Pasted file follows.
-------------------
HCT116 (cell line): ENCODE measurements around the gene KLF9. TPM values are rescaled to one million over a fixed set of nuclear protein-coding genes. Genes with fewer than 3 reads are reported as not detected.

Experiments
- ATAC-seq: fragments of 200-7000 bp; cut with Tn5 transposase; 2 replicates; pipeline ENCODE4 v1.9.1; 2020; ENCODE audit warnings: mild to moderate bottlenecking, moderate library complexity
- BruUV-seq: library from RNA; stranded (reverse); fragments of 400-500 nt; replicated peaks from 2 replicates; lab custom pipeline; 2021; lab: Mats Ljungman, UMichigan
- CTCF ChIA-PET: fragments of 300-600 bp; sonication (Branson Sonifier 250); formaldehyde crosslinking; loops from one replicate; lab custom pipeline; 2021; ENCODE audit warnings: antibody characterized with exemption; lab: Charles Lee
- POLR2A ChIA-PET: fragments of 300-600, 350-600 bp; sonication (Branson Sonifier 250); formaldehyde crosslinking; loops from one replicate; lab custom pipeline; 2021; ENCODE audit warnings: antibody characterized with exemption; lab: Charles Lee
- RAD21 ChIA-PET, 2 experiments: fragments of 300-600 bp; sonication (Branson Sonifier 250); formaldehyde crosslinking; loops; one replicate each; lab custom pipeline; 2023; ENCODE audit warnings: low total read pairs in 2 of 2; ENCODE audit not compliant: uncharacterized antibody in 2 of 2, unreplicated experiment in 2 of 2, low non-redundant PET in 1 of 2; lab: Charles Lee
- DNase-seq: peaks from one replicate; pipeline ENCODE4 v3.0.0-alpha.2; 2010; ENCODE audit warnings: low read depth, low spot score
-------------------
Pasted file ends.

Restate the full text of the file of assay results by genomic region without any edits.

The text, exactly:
HCT116 (cell line): ENCODE measurements around the gene KLF9. TPM values are rescaled to one million over a fixed set of nuclear protein-coding genes. Genes with fewer than 3 reads are reported as not detected.

Experiments
- ATAC-seq: fragments of 200-7000 bp; cut with Tn5 transposase; 2 replicates; pipeline ENCODE4 v1.9.1; 2020; ENCODE audit warnings: mild to moderate bottlenecking, moderate library complexity
- BruUV-seq: library from RNA; stranded (reverse); fragments of 400-500 nt; replicated peaks from 2 replicates; lab custom pipeline; 2021; lab: Mats Ljungman, UMichigan
- CTCF ChIA-PET: fragments of 300-600 bp; sonication (Branson Sonifier 250); formaldehyde crosslinking; loops from one replicate; lab custom pipeline; 2021; ENCODE audit warnings: antibody characterized with exemption; lab: Charles Lee
- POLR2A ChIA-PET: fragments of 300-600, 350-600 bp; sonication (Branson Sonifier 250); formaldehyde crosslinking; loops from one replicate; lab custom pipeline; 2021; ENCODE audit warnings: antibody characterized with exemption; lab: Charles Lee
- RAD21 ChIA-PET, 2 experiments: fragments of 300-600 bp; sonication (Branson Sonifier 250); formaldehyde crosslinking; loops; one replicate each; lab custom pipeline; 2023; ENCODE audit warnings: low total read pairs in 2 of 2; ENCODE audit not compliant: uncharacterized antibody in 2 of 2, unreplicated experiment in 2 of 2, low non-redundant PET in 1 of 2; lab: Charles Lee
- DNase-seq: peaks from one replicate; pipeline ENCODE4 v3.0.0-alpha.2; 2010; ENCODE audit warnings: low read depth, low spot score